Is it acting ability that Brand is lacking, or just that his version of Arthur wasn’t lovable that generated zero chemistry between him & Mirren? I’m leaning toward the former, because his relationship with chauffer Bitterman (Luis Guzman) didn’t connect either.
Making potential bride Susan Johnson (here, played by the vastly over-rated Jennifer Garner) a greedy b*tch didn’t help – It was her father, Burt that needed to be the unlikable heavy. All I need to say as to why this Burt Johnson didn’t work is two words; Nick Nolte.
Extravagances; Why did this Arthur have a floating, magnetic bed? So that when unwanted fiance Susan came over to show Arthur her kinky side (In a metal corset, naturally) the bed, which she conveniently crawls under scoops her off the floor and attaches itself to her. Why? I asked again. So Arthur could say the 'really reaching for bit of comedy' line, "At least something in this room is attracted to you."
And every scene that they copied from the better Arthur seemed out of place – A clear mistake every time they did it. Which brings me back to my original complaint – Why didn’t they just make an entirely new story about a drunken millionaire playboy that falls in love with a commoner when his family wants him to marry for ‘prestige’? They could have called it ‘Dudley’ as a nod to the original for the idea, but re-making ‘Arthur’ didn’t work because you’re only going to invite comparisons that your new version can’t possibly win.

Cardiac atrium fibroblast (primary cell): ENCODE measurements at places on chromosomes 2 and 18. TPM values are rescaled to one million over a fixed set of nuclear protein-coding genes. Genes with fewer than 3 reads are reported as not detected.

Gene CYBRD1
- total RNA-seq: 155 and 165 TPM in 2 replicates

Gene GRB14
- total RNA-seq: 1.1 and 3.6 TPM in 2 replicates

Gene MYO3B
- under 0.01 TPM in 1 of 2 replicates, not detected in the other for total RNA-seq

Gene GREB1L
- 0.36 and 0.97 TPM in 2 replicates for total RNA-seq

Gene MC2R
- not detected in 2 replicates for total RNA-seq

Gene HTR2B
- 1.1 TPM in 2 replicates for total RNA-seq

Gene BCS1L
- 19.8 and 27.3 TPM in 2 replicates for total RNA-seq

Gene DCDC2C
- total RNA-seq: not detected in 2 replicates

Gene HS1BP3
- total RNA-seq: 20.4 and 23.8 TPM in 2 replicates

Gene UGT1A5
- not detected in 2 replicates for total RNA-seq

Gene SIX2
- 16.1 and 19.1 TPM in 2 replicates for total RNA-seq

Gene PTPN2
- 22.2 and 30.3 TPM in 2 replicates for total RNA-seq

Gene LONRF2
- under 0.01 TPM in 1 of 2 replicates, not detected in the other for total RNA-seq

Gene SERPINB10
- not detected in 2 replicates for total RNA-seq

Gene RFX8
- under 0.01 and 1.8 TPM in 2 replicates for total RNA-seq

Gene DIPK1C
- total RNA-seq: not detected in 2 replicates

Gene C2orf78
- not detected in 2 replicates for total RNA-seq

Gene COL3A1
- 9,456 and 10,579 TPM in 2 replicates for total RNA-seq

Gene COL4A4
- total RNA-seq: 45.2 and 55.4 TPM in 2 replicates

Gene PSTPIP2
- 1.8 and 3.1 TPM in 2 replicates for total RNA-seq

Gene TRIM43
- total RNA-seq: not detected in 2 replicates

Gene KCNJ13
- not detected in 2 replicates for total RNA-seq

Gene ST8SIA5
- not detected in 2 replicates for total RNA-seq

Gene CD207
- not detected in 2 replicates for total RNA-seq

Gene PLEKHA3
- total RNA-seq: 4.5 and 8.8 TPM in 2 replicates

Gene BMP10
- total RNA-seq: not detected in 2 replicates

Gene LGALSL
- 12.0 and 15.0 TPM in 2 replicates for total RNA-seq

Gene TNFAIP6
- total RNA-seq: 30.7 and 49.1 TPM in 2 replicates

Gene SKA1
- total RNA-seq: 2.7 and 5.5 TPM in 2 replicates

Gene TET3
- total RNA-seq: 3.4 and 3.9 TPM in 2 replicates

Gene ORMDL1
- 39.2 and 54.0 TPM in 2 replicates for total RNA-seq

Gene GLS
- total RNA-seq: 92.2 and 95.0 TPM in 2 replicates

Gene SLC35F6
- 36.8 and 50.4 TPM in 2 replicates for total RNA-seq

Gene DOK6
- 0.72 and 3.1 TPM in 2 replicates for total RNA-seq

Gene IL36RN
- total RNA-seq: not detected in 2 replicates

The original opened with Arthur driving up to two prostitutes and from the back seat of his Rolls Royce asking, “Would the one of you who’s the more attractive please step forward?” & despite being constantly drunk, Arthur was polite; “Aren’t waiters wonderful? You ask them for things and they bring them to you!” It was funny and charming right from the git-go. The new Arthur opens with Arthur in a batman costume and chauffer Bitterman in a 4 sizes too small Robin costume on their way to a fund raiser hosted by Arthur’s mother. They drive recklessly through the streets of New York and crash their batmobile. There was nothing funny or charming about any of it.